Norval Baitello Júnior
PUC-SP, Pontifícia Universidade Católica de São Paulo
Norval Baitello is Professor for Media and Culture Theory at the Catholic University of São Paulo, Brazil. Publications: Die Dada-Internationale (Berlin 1987), Dada-Berlin. Des / Montagem (São Paulo 1993), O animal que parou os relógios (São Paulo 1997), A era da iconofagia (São Paulo 2005), Flussers Völlerei (Köln, 2006/2007).
Articles of Norval Baitello Júnior
O inóspito: uma pequena arqueologia do conceito de espaço no pensamentode Vilém Flusser
The article proposes an archeology of the concept of space in Vílem Flusser’s thinking. To do so, it reflects on the inhospitable, which refers to space and spatiality. In its Latin etymology, the word comes from hospitalitas, and carries the meaning “condition of the outlandish”, the traveler, the enemy, the nomad. Thus, we think about the inhospitable as a quality of space that houses the hostile, subjecting us to the condition of foreigners who feel the hostility in the space we inhabit. For Flusser, humanity has gone through three major catastrophes, all related to the concept of space. The first is the hominization, a result of the abandonment of the treetops by an animal that came to terms with the ground, making itself more vulnerable to predators. The second is the civilizing process, which ocurred ten thousand years ago, when nomadic man sits and stays earthbound; space is limited and increasingly filled up with others, the guests, who are at heart, hostile. It is the problem of the other. After those ten thousand years of a sedentary lifestyle, our home became so inhospitable that we went back to being nomads; we are confronted by the inhospitable “within ourselves”, subsequently, inaugurating the third catastrophe.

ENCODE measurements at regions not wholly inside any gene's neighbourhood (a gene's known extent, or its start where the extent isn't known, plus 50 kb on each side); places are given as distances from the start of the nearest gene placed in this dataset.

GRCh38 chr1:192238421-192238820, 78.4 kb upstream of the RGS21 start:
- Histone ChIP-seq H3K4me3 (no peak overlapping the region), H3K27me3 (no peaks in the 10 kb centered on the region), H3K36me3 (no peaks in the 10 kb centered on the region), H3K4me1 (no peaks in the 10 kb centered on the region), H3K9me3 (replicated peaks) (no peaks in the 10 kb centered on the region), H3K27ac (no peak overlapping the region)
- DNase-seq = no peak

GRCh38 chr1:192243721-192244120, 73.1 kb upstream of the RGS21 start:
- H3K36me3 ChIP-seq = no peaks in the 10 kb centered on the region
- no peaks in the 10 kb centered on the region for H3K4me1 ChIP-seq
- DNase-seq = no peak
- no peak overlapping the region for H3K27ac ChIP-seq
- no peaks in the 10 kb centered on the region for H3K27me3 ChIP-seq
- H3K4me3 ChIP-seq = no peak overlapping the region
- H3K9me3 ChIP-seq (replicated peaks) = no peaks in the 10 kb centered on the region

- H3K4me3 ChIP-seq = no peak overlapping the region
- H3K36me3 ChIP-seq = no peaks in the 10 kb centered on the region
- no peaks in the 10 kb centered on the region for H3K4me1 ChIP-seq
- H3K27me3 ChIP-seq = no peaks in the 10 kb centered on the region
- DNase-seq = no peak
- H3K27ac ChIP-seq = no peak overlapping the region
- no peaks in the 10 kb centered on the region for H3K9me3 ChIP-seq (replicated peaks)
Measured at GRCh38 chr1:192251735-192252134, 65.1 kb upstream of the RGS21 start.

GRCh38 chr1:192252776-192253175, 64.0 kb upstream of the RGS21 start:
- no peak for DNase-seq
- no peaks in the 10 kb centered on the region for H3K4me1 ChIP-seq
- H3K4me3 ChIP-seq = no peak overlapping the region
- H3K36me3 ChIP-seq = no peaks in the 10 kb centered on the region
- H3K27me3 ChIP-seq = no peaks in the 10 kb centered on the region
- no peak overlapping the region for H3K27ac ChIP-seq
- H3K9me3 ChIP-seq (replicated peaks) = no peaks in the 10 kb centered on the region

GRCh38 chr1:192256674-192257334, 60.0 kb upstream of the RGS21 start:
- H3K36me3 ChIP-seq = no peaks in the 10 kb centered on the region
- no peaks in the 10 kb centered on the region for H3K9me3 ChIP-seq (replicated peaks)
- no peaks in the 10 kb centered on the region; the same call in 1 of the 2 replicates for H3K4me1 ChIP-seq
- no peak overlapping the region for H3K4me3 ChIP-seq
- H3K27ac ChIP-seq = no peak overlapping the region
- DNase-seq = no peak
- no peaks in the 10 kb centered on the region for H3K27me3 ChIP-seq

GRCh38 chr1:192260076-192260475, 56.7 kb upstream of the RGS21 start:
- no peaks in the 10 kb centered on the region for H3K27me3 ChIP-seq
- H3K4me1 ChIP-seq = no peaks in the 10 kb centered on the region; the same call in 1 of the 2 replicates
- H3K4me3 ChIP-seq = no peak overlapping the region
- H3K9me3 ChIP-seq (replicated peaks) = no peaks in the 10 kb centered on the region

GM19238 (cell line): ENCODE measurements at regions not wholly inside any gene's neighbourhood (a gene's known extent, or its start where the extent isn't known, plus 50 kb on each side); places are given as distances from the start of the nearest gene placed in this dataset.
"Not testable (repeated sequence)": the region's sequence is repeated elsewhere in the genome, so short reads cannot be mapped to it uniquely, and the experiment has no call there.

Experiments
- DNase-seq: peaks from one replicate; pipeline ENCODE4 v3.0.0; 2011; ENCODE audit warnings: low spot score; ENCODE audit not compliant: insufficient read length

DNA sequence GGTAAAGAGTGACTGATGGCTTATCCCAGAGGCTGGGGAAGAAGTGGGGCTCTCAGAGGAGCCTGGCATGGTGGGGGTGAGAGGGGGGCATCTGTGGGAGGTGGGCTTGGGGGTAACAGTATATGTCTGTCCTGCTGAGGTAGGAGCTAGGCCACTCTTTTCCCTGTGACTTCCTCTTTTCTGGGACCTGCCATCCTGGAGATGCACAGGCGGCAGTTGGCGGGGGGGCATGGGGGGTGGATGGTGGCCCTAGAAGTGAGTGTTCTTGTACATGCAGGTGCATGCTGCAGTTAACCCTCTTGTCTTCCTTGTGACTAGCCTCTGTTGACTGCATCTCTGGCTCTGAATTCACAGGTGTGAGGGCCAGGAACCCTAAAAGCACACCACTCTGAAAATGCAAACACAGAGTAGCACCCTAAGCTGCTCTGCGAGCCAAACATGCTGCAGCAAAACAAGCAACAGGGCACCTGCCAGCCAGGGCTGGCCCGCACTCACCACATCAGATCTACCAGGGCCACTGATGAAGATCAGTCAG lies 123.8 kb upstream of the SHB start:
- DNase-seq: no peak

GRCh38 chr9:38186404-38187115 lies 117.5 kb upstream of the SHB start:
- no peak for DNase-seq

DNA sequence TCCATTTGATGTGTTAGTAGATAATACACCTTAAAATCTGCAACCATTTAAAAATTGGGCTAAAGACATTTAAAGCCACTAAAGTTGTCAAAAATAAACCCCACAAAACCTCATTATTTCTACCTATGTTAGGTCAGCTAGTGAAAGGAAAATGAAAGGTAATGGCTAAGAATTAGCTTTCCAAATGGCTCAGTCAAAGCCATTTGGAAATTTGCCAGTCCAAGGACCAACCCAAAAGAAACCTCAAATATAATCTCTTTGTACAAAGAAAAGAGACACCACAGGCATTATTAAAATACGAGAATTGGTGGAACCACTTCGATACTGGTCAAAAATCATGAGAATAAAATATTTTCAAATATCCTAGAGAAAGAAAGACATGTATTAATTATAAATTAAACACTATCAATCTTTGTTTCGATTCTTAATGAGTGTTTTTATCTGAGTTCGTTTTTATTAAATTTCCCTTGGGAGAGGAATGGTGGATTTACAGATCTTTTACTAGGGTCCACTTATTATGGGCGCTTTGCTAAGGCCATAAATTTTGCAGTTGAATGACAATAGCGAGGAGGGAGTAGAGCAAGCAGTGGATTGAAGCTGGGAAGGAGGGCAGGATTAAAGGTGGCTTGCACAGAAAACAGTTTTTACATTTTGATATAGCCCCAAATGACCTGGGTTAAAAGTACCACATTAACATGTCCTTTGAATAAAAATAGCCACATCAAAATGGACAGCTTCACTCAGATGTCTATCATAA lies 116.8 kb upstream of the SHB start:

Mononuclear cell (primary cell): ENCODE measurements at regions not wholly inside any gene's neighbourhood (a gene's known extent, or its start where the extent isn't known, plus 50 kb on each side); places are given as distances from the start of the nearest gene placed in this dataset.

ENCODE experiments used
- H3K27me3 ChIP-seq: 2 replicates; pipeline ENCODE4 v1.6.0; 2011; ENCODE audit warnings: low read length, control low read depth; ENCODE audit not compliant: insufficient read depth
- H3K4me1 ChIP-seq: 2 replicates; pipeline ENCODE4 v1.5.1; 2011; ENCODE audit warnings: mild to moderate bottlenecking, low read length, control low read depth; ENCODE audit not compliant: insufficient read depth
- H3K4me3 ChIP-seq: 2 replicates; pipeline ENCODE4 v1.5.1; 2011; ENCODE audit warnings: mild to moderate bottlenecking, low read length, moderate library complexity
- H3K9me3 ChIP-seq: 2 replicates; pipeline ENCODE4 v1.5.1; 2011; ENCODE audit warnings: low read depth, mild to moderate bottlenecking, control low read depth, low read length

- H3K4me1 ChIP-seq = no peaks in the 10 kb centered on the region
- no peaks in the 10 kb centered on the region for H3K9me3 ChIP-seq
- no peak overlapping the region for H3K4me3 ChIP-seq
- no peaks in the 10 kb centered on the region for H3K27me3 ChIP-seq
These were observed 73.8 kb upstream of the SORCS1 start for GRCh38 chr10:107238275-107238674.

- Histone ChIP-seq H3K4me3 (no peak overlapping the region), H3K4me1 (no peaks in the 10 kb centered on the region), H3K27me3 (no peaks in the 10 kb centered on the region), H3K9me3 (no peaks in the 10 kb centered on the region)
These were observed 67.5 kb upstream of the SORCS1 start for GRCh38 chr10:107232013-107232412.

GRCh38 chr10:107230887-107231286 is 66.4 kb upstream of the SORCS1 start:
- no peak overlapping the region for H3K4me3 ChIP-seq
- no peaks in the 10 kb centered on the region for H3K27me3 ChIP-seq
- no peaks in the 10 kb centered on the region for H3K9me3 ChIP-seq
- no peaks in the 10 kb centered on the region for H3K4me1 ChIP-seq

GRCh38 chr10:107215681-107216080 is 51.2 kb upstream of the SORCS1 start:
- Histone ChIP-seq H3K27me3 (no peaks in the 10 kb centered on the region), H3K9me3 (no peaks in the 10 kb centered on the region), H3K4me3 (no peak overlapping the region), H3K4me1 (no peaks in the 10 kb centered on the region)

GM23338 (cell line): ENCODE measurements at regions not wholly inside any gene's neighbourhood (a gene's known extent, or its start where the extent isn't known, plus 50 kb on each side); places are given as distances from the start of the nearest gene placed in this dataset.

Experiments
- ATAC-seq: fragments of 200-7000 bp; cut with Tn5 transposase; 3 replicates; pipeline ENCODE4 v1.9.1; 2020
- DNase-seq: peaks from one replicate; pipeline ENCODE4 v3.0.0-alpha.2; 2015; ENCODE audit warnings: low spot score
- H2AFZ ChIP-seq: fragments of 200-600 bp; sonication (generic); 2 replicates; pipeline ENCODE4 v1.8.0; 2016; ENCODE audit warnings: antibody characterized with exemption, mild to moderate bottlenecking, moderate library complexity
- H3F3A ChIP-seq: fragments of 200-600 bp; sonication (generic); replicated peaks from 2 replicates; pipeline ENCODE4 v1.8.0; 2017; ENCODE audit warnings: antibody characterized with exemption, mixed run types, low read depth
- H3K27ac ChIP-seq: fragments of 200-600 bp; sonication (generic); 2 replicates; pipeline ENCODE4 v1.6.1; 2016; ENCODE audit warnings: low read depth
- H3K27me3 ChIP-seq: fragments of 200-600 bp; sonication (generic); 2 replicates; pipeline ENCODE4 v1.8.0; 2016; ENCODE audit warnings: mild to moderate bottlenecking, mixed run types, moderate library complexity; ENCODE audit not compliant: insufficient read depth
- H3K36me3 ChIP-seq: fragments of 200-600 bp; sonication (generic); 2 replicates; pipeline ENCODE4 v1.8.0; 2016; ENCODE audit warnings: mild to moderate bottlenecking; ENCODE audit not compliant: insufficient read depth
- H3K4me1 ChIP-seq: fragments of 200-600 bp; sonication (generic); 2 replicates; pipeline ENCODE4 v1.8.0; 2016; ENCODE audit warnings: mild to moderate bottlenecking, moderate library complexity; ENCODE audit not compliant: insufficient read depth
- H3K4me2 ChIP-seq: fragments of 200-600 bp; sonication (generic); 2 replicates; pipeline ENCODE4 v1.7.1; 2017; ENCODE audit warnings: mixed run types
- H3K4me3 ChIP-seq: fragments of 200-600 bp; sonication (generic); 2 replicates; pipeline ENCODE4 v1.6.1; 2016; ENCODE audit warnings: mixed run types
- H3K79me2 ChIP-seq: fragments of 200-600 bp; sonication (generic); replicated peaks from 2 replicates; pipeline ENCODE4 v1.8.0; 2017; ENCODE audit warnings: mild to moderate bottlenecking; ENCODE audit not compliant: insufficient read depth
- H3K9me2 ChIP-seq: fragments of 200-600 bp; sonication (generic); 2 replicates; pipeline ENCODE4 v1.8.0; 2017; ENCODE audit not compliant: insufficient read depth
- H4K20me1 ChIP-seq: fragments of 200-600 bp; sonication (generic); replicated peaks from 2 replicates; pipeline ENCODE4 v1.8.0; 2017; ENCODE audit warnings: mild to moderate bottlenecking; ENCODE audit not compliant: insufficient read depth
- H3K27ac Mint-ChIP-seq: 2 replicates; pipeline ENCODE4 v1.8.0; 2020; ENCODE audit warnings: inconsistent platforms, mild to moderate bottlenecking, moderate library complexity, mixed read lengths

Vilém Flusser e a Terceira Catástrofe do Homem ou as Dores do Espaço, a Fotografia e o Vento
Vilém Flusser’s contribution to modern Media Theory might have found a possible synthesis in his text “Nomadic Reflections” presented in one of the ‘Kornhaus-Seminare’ organized by Harry Pross, on the subject of Euronomadism. Flusser presents a division of the history of humankind into three great catastrophes: humanization, civilization and a third catastrophe, still nameless. This last one that is occurring now will turn humankind back to nomadism. Wind, the desert, granules and emptiness become again decisive categories for the communicative behavior of humankind, already perceivable through photography and technical images. Things and their materiality lose in value, non-things and their immateriality gain in value.